My second post was about the game Facts in Five and how I thought the scoring system would be helpful for my assessments. I had also been having thoughts about the way to measure synthesis while using SBG. So I thought having a final exam specifically designed to measure synthesis would be the best way to go about it. Here’s how I went about it. (This was the final for the Fall semester, since for the Spring they have the Regents.)
Those aren’t fractions on each bin label, though. They denote which Learning Goal each question consists of. Instead of having each Learning Goal have its own questions, they mix. But each goal still has 4 questions that apply to it, like so:
Not every topic can be combined with others, but now the student can choose which goals to work on: either they can try to improve a Learning Goal that they got a lower grade on, or pick ones they did well on and show they can perform Synthesis, which is above mastery. But, of course, all of these questions are harder than what they’ve done before.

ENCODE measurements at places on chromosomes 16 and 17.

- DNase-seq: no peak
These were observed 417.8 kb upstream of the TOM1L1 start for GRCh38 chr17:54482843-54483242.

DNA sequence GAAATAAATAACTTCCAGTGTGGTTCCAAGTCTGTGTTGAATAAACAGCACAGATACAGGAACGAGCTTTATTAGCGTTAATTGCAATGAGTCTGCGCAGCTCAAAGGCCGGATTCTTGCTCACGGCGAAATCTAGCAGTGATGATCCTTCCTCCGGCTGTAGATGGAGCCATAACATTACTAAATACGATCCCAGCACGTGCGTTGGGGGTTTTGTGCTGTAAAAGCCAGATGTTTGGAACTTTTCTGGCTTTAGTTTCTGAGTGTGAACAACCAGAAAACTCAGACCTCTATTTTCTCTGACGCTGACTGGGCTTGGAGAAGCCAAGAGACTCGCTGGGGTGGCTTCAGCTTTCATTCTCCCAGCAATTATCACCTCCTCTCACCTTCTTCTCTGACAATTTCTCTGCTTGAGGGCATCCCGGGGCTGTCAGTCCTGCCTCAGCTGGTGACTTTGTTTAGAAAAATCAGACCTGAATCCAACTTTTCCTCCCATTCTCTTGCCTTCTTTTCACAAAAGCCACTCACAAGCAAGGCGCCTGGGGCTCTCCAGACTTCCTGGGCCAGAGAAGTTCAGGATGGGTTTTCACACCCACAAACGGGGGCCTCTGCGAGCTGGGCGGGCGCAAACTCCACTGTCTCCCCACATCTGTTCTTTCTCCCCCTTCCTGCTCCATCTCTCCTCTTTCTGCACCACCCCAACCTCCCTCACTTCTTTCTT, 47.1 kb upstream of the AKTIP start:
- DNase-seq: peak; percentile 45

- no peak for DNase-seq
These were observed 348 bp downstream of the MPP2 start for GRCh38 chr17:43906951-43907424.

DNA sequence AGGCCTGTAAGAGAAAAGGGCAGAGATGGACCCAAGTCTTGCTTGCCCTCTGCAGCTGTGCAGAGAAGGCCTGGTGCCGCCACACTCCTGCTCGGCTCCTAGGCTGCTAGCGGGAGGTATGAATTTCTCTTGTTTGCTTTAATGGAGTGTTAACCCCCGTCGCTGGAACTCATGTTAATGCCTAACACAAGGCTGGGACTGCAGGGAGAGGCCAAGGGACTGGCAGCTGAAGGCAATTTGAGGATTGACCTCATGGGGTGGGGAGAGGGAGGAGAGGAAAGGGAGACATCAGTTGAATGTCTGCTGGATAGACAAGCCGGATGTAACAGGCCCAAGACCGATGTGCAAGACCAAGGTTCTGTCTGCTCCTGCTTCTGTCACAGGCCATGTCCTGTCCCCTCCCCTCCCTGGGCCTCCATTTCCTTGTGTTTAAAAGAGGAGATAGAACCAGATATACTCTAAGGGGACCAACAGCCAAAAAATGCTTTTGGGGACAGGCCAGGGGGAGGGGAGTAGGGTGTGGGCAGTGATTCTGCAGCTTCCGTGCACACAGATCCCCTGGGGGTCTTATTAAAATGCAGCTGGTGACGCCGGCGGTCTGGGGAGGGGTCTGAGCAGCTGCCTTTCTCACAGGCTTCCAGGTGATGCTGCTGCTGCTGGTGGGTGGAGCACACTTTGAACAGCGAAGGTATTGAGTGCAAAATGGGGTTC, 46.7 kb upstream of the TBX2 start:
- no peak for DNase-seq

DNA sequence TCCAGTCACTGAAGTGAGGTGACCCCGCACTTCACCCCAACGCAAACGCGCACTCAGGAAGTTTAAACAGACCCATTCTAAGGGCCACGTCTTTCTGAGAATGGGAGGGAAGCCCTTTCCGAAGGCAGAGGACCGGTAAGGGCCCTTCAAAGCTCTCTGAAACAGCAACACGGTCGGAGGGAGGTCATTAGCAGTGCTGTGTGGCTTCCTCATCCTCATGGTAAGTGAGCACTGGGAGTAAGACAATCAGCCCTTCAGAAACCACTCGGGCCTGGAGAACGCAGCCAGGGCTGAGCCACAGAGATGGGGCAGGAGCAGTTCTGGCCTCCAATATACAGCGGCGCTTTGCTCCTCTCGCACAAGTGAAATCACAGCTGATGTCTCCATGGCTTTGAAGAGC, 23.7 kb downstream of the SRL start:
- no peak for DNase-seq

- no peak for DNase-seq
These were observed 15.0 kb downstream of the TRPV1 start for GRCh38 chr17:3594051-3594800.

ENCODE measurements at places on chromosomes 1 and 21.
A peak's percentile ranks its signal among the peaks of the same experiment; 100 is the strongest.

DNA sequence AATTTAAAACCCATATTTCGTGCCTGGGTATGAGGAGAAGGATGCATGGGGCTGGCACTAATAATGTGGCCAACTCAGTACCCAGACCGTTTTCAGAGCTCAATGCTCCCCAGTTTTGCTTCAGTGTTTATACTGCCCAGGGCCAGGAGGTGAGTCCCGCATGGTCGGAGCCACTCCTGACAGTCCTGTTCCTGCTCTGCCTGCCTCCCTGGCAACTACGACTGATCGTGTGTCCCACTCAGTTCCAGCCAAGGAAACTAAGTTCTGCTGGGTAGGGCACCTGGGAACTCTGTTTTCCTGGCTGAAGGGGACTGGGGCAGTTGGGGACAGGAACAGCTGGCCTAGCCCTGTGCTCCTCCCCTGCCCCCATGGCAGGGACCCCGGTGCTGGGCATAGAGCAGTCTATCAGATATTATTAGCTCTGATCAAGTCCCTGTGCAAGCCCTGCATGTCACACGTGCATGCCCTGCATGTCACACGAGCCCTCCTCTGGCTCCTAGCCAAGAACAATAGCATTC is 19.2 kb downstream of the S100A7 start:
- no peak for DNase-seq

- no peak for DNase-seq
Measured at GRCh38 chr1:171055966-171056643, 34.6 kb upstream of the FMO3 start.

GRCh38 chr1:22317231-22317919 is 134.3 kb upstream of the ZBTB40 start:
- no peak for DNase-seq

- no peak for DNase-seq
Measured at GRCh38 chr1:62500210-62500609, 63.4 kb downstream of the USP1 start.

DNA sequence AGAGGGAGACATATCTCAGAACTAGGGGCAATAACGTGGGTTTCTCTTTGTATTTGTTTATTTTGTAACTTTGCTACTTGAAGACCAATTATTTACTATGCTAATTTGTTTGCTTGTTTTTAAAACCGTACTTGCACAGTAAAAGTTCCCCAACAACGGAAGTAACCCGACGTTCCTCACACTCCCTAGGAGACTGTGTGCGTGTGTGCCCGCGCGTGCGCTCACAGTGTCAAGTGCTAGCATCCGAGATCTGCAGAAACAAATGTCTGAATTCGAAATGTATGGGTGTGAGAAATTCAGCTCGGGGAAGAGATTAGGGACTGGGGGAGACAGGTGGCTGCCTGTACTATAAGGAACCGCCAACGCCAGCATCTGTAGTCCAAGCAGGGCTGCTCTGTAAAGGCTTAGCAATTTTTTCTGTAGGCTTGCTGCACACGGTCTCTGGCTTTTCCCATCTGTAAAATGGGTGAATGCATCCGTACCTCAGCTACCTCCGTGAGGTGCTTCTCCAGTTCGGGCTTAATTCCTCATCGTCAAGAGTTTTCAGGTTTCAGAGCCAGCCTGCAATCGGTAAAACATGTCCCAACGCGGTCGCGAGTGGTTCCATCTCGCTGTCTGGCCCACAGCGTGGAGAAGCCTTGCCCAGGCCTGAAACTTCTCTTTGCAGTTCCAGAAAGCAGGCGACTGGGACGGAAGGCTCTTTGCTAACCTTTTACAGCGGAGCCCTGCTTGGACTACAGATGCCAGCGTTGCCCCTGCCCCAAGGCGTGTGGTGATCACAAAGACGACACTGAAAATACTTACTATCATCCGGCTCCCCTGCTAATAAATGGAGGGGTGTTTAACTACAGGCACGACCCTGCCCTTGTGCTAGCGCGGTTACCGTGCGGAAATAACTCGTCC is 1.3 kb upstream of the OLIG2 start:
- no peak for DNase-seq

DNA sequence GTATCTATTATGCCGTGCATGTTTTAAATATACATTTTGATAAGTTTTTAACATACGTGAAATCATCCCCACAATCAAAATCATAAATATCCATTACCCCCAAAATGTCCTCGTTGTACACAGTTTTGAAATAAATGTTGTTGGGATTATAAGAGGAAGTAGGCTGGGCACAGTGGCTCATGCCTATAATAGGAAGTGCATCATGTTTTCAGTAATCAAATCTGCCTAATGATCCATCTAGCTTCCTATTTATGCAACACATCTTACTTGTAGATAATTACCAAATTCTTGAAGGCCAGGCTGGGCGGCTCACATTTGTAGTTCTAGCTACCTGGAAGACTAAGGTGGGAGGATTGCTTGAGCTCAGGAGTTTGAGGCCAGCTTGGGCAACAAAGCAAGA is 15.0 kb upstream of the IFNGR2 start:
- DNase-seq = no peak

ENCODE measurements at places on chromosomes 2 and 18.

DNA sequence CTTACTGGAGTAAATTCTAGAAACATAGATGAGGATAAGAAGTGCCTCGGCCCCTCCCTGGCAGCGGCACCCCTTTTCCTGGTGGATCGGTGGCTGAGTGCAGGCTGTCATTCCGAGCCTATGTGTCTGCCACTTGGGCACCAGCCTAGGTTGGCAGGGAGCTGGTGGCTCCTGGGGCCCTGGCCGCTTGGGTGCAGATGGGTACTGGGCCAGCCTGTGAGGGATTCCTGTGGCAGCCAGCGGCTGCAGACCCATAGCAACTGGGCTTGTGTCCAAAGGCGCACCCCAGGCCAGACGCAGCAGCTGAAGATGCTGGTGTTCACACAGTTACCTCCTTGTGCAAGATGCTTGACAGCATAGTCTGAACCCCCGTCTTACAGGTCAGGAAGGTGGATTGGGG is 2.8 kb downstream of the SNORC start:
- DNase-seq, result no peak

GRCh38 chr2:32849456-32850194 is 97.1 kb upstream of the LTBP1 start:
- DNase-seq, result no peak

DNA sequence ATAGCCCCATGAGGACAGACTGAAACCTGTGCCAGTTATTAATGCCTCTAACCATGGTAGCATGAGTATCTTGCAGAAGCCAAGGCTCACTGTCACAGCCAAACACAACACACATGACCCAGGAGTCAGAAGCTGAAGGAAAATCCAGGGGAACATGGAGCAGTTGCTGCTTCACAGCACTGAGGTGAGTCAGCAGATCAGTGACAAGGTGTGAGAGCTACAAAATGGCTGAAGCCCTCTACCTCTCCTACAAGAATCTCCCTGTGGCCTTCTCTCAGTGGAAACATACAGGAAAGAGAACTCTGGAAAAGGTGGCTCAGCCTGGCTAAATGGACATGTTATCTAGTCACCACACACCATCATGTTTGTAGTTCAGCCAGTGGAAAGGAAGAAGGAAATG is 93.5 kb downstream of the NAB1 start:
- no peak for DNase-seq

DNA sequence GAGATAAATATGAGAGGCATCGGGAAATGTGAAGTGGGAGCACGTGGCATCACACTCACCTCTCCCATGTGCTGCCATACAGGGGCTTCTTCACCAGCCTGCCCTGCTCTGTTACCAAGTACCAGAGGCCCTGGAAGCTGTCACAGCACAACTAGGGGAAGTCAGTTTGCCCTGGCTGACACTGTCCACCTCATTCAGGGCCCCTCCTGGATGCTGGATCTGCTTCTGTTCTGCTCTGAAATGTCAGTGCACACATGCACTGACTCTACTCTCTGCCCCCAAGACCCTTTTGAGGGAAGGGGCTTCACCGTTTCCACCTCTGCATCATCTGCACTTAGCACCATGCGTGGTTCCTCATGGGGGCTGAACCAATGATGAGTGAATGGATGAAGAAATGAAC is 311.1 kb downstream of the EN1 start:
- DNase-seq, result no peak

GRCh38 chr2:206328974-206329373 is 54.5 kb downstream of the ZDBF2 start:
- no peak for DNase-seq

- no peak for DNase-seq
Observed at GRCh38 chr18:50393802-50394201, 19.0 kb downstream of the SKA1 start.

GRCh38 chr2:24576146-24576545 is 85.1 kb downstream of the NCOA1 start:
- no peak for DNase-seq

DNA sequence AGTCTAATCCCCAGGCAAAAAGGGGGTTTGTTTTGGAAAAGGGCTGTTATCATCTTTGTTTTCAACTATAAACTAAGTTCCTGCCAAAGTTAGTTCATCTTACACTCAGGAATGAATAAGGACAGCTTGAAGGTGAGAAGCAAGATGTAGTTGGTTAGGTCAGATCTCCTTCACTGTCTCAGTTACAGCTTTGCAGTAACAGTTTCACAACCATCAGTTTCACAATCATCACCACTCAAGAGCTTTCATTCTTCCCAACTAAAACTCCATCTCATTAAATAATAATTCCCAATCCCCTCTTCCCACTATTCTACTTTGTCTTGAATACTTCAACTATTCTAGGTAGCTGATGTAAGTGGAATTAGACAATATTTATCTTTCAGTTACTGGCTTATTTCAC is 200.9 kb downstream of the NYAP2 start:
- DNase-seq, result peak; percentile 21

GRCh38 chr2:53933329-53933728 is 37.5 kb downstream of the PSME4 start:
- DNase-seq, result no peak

To score the exams, I use the same scoring system as in Facts of Five, with students squaring what they get right in each Learning Goal. So they will get more points by focusing on completing a goal, instead of jumping around. An example:
Here this student got a decent score by focusing on completing four of the learning goals (9, 11, 16, and 18), and receiving assorted other points.
I definitely like the idea here, but I do need to refine the delivery. It was hectic. But I did not want to print out all 44 questions for everyone, when not everyone will do all of them. That would be a lot of paper. Suggestions are welcome.